Sunday, December 17, 2017
Editorials

Editorial: Congress must act to ease pain of flood insurance rates

The longer it takes Washington to respond to suffocating new flood insurance rates for millions of property owners, the clearer it is that last year's so-called reforms to the National Flood Insurance Program need more work. On Tuesday, a bipartisan group of senators including Sens. Bill Nelson and Marco Rubio renewed a promise to persuade Congress to embrace a retroactive delay on higher premiums for homes built before federal flood maps existed. That would be a start, but the broader aim of any new legislation should be a reconsideration of the assumptions used to calculate the exorbitant rates in the first place.

Contrary to popular misconceptions, the subsidies for flood insurance granted under the national flood program aren't just for expensive waterfront homes. As the Tampa Bay Times reported Tuesday, of the 33,000 older homes in Pinellas County receiving subsidies, the median value is $132,245 and the size is typically 1,430 square feet. Two out of three of the homes don't have a view of the water — even in peninsular Pinellas. Under changes effective Tuesday as part of the Biggert-Waters Act of 2012, those homeowners will face substantially higher rates when they renew — roughly 20 percent each year for the next five years to reach so-called "market rates." Even more devastating for the real estate market and the Florida economy: New owners of such homes must pay the "market rate" immediately.

But just what is the market rate based on? Even senators said Tuesday that's unclear. Part of the law's goal is to create a program solvent enough so that future Treasury loans won't be necessary, and to retire about $25 billion in loans the flood insurance program has in the wake of Hurricanes Katrina and Sandy. But how quickly that debt is retired has a big impact on rates. In some cases, for example, Times reporters have found new rates that mean a new owner of an older home would pay rates equal to one-twelfth the value of their home every year. Biggert-Waters had anticipated providing some relief from the new rates on a by-need basis, based on the results of an affordability study that still hasn't been completed.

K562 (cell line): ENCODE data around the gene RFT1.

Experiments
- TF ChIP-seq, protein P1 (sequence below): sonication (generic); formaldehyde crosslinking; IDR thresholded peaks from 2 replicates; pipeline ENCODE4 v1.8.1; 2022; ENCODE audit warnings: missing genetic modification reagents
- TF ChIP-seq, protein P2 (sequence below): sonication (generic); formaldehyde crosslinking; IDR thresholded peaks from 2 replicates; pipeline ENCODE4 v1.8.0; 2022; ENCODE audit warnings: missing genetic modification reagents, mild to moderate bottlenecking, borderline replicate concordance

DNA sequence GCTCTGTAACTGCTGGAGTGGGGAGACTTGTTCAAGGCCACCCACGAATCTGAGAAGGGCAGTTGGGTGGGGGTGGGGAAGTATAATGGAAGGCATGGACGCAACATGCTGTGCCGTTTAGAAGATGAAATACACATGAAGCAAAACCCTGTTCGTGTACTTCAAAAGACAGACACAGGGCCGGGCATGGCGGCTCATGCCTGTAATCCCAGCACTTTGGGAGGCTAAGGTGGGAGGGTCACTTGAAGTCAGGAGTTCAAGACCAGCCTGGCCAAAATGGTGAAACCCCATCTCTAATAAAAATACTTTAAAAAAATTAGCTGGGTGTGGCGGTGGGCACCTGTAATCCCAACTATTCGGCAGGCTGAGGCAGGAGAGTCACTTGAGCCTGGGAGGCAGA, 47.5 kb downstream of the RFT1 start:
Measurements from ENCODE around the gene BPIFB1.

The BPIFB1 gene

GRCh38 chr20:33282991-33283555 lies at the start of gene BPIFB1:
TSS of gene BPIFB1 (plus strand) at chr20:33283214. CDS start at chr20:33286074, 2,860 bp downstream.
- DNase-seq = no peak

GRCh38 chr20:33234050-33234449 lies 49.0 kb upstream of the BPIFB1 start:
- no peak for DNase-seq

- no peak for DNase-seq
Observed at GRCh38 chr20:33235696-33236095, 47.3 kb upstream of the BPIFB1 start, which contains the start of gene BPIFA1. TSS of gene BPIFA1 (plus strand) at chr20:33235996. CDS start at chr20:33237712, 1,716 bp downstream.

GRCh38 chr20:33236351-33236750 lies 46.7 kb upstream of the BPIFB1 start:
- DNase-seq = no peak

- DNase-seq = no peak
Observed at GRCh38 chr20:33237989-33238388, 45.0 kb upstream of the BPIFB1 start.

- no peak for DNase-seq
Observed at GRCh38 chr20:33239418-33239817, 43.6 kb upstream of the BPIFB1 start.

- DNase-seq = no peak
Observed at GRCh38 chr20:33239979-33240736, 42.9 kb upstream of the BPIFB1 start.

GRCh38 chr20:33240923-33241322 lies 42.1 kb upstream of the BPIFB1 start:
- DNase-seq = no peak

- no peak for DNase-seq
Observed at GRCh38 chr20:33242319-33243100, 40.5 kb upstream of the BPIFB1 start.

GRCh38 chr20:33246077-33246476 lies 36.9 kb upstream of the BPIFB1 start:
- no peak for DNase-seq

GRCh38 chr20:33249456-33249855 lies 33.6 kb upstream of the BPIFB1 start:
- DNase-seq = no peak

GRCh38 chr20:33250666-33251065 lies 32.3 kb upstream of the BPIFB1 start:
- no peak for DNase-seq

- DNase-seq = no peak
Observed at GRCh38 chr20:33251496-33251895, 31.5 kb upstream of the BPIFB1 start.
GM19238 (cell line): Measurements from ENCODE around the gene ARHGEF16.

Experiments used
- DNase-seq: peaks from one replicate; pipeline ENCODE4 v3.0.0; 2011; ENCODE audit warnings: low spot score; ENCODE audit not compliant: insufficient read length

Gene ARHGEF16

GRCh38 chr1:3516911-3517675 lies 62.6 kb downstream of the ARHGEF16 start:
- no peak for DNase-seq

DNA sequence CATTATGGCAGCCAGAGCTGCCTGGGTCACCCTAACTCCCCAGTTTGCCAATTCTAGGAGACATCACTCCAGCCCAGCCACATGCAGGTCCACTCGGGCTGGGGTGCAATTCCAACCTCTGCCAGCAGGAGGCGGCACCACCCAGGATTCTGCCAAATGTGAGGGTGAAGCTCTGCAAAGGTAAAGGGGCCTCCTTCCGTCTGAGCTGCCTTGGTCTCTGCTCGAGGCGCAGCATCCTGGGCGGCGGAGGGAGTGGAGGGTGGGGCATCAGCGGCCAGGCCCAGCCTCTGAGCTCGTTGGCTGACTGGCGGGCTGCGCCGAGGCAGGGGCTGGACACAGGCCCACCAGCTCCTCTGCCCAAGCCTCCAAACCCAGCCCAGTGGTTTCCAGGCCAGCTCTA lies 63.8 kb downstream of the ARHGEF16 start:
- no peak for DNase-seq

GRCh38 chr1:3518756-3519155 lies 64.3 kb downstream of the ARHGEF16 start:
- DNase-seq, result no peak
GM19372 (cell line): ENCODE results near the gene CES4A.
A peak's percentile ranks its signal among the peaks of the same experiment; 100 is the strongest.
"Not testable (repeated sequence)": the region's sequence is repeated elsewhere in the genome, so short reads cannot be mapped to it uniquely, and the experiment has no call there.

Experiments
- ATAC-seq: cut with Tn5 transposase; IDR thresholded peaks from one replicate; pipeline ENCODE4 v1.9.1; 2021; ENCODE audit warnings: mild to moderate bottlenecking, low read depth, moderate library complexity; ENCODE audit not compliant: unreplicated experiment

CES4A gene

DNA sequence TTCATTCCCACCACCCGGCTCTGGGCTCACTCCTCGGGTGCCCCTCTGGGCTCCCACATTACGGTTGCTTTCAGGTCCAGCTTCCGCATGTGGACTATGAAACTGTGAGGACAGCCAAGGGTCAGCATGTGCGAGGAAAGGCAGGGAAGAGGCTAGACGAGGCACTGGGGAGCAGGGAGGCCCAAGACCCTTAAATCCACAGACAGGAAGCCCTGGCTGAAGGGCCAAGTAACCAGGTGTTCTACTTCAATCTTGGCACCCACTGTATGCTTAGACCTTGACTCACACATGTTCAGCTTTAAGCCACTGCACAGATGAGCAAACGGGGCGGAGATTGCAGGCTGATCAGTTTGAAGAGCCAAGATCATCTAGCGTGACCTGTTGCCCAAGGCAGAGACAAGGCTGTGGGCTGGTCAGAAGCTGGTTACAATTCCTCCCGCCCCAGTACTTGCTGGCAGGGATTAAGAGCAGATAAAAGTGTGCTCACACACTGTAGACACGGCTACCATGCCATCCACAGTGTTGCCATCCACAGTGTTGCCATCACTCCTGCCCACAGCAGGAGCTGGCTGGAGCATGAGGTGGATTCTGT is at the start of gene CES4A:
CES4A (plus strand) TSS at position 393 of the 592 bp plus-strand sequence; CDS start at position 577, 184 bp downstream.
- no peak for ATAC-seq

No one disputes that the program needs long-term reform. But causing short-term economic calamity for families and dozens of communities nationwide is irresponsible. And nowhere is that danger more acute than in Florida, which has five of the top 10 counties in the country impacted by Tuesday's rate changes: Pinellas, Miami-Dade, Lee, Broward and Collier.

Rubio finally got past Washington's current partisan theatrics to embrace his responsibility to help find a solution for Floridians. Far less helpful was the partisanship of Gov. Rick Scott, who tried to blame President Barack Obama. Only the U.S. House and Senate can do the work needed to fix Biggert-Waters. It's time for Congress to do its job.

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Editorial: Warren’s smart approach on guns, domestic violence

Hillsborough State Attorney Andrew Warren would make it safer for victims and police alike with his plan to remove firearms from defendants charged with domestic violence. These cases are toxic enough, and having guns at the ready only adds to a dang...
Published: 12/15/17
Editorial: St. Petersburg council right to reject Bayfront deal

Editorial: St. Petersburg council right to reject Bayfront deal